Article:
The downy birch tree is also called the European white birch tree, This species of tree has a grey-white bark, with oval leaves and flowers that produce during the spring season. It thrives in wet soil, wet clay, and peat bogs. Sometimes this species is often confused with the dwarf birch tree.
Where are Downy Birch Trees Found
The downy birch tree is native to Northern Europe and Northern Asia. Places they can be found growing in the wild are Siberia, Altai Mountains, Lake Baikal region, the Caucasus, Turkey, in the Arctic, Iceland, Greenland, Spain, and the British Isles. Cultivars have been grown in other areas.
What is Distinguishable About the Downy Birch Tree
What distinguishes the downy birch from other species of birch is the bark and the shoots. The bark is dull and grey-white and it has leaf margins which are finely serrated. This species is tetraploid. In Iceland, the downy birch tree can hybridize with the dwarf birch and the results are triploid.
The Uses of the Downy Birch
The downy birch has a wide variety of uses that include the wood being used for timber, plywood, furniture making, shelf making, wood toy making, coffin making and more. The inner bark can be used in making bread because it is edible. The sap of this tree is used in making wine, ale and other refreshing drinks. Certain parts of this tree has been used in herbal medicine for centuries. The wood is also used for making canoes and roofing tiles. The bark can be used to make dye. The leaves can be boiled to make a herbal tea.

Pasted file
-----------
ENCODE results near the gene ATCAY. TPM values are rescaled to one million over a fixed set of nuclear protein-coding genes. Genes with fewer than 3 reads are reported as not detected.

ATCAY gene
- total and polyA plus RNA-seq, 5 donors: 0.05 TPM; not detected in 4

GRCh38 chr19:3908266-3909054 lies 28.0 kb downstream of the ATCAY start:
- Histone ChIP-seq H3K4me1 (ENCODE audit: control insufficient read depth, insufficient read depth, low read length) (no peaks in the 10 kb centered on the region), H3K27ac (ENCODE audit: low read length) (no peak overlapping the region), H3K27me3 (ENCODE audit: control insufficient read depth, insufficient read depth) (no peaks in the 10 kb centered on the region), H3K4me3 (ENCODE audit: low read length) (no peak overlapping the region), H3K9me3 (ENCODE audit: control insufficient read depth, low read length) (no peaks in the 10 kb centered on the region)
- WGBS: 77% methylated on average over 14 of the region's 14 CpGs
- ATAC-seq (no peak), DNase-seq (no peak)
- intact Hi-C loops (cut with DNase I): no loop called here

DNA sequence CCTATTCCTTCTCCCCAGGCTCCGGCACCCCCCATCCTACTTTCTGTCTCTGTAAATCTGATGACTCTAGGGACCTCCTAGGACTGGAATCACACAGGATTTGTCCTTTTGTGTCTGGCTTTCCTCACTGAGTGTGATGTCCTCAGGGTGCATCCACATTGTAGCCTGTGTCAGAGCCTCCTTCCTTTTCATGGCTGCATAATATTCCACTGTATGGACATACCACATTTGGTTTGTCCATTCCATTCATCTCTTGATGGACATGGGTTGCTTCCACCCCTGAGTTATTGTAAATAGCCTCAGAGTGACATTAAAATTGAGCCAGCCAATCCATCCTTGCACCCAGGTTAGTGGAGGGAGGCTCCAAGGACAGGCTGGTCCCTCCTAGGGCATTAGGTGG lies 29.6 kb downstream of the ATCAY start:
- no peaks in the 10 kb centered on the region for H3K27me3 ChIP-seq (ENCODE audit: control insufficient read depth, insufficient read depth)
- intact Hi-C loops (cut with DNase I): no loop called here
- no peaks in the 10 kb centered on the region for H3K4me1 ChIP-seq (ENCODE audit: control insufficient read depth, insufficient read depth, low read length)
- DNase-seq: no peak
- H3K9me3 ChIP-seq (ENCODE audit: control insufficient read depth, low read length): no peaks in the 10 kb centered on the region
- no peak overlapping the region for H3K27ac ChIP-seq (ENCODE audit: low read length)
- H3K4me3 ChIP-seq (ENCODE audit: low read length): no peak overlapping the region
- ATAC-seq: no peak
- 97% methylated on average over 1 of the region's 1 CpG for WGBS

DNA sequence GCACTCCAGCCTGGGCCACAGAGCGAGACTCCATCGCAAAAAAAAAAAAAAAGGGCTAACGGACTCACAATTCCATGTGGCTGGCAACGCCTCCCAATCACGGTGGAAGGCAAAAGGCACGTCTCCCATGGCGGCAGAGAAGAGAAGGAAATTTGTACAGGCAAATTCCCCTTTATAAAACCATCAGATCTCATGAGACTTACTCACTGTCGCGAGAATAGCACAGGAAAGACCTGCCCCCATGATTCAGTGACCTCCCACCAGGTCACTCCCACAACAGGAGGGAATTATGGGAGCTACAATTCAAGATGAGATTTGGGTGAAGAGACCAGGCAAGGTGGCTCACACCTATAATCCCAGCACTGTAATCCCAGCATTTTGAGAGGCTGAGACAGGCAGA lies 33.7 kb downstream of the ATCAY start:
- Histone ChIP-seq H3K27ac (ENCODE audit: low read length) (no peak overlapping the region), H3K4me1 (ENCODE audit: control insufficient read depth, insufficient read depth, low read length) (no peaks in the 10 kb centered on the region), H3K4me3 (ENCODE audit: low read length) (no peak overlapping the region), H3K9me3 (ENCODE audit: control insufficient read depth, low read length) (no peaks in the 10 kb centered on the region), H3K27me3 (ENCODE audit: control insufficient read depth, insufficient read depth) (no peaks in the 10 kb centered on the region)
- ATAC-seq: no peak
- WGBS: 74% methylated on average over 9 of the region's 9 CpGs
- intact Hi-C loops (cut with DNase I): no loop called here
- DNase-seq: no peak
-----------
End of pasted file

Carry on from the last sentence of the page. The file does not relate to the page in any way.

A few common problems are associated with the downy birch and they include a fungus growing on the tree that causes the disease called birch dieback disease, larva feeding on the foliage which causes damage to the leaves and decreases growth. There have been about 70 species of fungi known to grow on this tree.